These deaths still aren’t widely tracked across the U.S.; the legislation would standardize current state efforts to do so and help states that don’t have committees create them. 

Despite having no organized opposition from members of Congress or outside groups, the bill hasn’t had a hearing, moved out of committee or been scheduled for a vote. It has 107 co-sponsors in the House, including 23 Republicans.

But having a better idea of where moms are dying and why can help shape policies to make sure it doesn’t happen to other women in the future, experts say.

“In terms of maternal mortality, you really do need the foundation of the data collection in order to really address the issue,” said Kathryn Schubert, chief advocacy officer for the Society for Maternal-Fetal Medicine. 

“We’ve been pushing really hard, and from my perspective, it seems like a no-brainer. It’s just a small thing that I think will help a lot of people.” 

Supporters and lobbyists have been pushing to get the bill attached to a must-pass public health bill, like the opioid crisis packages that the Senate and House health committees are voting on next week. 

It’s not clear if that will happen. The opioids bill released Tuesday by Sens. Lamar Alexander (R-Tenn.) and Patty Murray (D-Wash.) didn’t include it, though it could be added in via a manager’s amendment. A Democratic aide said Murray supports the bill being added in markup next week. 

Murray also said in a statement from her office she’s hopeful to vote “as quickly as possible on some important steps toward prioritizing maternal health and collecting better data about threats to new mothers’ lives.” 

Heitkamp said she would be pushing for that vote to happen.

 “We have a whole series of bills that we think really address incredibly challenging problems in America that people aren’t paying attention to. So we’re just going to round up those and start making some noise,” she said, referring, in part, to her maternal mortality bill. 

“We’ve been negotiating to get a number of our bills embedded in a couple of proposals out of the [Health, Education, Labor and Pensions Committee]. We’re hopeful that as things move over there, some of the ideas … will have a chance to find their way into legislation that we’re moving out this year.”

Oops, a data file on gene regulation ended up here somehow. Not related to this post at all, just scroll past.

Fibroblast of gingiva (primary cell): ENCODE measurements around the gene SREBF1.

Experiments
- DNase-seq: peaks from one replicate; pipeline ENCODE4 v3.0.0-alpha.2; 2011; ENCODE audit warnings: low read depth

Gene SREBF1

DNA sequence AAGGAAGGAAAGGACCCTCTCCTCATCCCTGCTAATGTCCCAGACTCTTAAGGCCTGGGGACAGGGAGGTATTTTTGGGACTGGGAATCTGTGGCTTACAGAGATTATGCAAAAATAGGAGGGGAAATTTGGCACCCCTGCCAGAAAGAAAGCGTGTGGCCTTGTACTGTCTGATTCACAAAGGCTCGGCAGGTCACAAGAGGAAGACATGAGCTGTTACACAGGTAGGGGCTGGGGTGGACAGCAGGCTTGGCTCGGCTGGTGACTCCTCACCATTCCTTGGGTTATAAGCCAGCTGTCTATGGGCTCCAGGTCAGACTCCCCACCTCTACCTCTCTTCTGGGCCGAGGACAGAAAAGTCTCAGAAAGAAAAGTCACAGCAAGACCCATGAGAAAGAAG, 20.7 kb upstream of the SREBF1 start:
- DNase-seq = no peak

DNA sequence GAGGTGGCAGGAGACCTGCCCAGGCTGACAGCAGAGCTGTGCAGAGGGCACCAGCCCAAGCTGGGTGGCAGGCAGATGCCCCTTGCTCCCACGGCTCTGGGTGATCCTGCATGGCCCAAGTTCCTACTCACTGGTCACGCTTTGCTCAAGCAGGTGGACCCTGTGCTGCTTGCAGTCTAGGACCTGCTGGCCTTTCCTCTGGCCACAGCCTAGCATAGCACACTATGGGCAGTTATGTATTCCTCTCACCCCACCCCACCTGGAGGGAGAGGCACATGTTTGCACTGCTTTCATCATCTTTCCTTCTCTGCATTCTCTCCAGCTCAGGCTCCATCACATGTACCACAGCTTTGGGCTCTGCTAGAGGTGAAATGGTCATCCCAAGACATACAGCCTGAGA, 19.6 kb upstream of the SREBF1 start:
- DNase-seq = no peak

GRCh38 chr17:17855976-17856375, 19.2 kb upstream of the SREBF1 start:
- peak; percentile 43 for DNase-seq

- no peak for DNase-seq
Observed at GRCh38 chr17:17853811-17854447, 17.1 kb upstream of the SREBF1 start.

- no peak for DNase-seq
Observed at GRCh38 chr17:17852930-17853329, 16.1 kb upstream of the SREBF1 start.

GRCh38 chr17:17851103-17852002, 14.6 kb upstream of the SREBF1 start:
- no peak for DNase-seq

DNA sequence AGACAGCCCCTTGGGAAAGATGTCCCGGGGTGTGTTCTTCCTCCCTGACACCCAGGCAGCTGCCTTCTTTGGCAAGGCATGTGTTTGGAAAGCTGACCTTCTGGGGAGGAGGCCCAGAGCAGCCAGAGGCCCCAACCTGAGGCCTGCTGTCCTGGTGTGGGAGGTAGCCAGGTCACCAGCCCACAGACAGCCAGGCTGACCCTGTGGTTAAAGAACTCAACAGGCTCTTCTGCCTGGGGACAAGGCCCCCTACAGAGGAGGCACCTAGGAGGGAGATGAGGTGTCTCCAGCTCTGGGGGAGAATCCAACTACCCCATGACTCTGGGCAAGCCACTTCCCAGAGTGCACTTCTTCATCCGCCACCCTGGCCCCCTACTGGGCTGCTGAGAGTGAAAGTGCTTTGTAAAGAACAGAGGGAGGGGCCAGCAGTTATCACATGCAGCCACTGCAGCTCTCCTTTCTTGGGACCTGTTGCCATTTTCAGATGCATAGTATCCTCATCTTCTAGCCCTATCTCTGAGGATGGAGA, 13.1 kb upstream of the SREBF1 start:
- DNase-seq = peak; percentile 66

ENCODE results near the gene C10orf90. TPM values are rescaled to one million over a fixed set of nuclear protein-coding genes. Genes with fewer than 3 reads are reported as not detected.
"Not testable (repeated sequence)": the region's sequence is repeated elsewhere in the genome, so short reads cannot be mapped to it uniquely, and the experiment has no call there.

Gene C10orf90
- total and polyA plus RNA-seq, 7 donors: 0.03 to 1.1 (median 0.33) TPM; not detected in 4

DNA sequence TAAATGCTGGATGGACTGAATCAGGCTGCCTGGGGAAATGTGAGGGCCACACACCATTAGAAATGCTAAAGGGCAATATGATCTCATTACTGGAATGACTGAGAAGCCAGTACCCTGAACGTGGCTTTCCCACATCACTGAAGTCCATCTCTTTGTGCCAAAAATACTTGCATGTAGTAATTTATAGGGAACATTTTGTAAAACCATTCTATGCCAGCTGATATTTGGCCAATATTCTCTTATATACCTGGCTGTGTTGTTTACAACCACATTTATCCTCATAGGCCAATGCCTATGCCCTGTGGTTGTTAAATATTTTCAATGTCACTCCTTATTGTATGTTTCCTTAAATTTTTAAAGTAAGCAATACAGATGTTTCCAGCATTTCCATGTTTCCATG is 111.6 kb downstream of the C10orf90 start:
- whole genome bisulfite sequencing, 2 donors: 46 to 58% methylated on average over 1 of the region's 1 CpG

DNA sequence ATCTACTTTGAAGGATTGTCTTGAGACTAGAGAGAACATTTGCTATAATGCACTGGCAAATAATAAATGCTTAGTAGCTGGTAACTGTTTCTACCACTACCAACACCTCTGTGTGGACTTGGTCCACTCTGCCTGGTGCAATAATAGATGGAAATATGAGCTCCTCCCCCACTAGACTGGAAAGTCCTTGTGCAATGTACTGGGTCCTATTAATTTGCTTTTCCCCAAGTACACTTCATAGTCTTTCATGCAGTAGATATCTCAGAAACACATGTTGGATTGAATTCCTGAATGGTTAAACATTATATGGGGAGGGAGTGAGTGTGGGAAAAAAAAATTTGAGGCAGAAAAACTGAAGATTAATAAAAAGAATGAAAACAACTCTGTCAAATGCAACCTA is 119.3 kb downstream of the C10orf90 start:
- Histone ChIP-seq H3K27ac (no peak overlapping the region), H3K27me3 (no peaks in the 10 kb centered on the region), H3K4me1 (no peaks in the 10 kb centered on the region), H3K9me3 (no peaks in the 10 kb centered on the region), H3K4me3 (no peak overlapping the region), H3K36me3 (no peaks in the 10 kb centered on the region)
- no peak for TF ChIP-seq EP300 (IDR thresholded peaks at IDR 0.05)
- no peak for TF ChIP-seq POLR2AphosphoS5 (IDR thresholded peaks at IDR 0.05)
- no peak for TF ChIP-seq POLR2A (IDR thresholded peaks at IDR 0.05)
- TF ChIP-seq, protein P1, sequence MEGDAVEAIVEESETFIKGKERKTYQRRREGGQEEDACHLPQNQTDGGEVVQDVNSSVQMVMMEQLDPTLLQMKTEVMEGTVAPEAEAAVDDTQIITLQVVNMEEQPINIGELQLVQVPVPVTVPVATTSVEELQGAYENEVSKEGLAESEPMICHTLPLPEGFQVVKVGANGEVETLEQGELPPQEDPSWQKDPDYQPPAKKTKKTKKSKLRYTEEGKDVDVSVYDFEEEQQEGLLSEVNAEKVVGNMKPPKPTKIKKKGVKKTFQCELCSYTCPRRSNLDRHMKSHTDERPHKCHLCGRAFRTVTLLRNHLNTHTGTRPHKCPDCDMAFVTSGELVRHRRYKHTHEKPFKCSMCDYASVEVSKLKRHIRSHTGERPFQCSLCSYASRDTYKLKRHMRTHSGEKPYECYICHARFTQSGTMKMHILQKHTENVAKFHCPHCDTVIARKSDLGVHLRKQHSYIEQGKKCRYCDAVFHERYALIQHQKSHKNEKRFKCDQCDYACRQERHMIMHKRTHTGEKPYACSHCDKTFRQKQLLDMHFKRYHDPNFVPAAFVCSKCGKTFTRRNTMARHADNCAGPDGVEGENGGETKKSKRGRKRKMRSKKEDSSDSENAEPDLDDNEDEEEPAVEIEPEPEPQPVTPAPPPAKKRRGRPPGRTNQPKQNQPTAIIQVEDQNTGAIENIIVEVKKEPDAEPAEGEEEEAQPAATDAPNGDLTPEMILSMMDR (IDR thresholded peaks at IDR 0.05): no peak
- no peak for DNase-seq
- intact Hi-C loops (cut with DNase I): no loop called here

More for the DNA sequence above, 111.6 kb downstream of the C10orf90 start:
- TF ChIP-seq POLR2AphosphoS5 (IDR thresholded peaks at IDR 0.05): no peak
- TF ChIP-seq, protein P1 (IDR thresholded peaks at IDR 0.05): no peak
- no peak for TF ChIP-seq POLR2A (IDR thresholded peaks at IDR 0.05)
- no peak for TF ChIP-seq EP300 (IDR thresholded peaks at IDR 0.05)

On the House side, Herrera Beutler’s bill has been stuck in the Energy and Commerce Health Subcommittee for more than a year. A GOP committee aide couldn’t say if it would be included in the opioid package. 

“There isn’t anything specific holding it back, except for general inertia and congressional bandwidth,” said Cynthia Pellegrini, senior vice president for public policy and government affairs at the March of Dimes. 

“It’s a much better situation to be in than having actual organized opposition, but we’re still pushing the boulder uphill.” 

Rep. Michael Burgess (R-Texas), an OB-GYN and chairman of the Energy and Commerce Health Subcommittee, said in a statement through his office that he will “continue to seek solutions” to maternal mortality, but didn’t offer a timeline for Herrera Beutler’s bill. 

However, he said a necessary step in combating the issue is “improving the quality for the data reported.” 

Energy and Commerce Chairman Greg Walden (R-Wash.) also could not provide a timeline for considering the bill, saying he “would have to check.”

“I know it’s an issue, and we’re just so focused on opioids right now.”

Tags Greg Walden Heidi Heitkamp Jaime Herrera Beutler Lamar Alexander maternal mortality rate Michael Burgess Patty Murray Pregnancy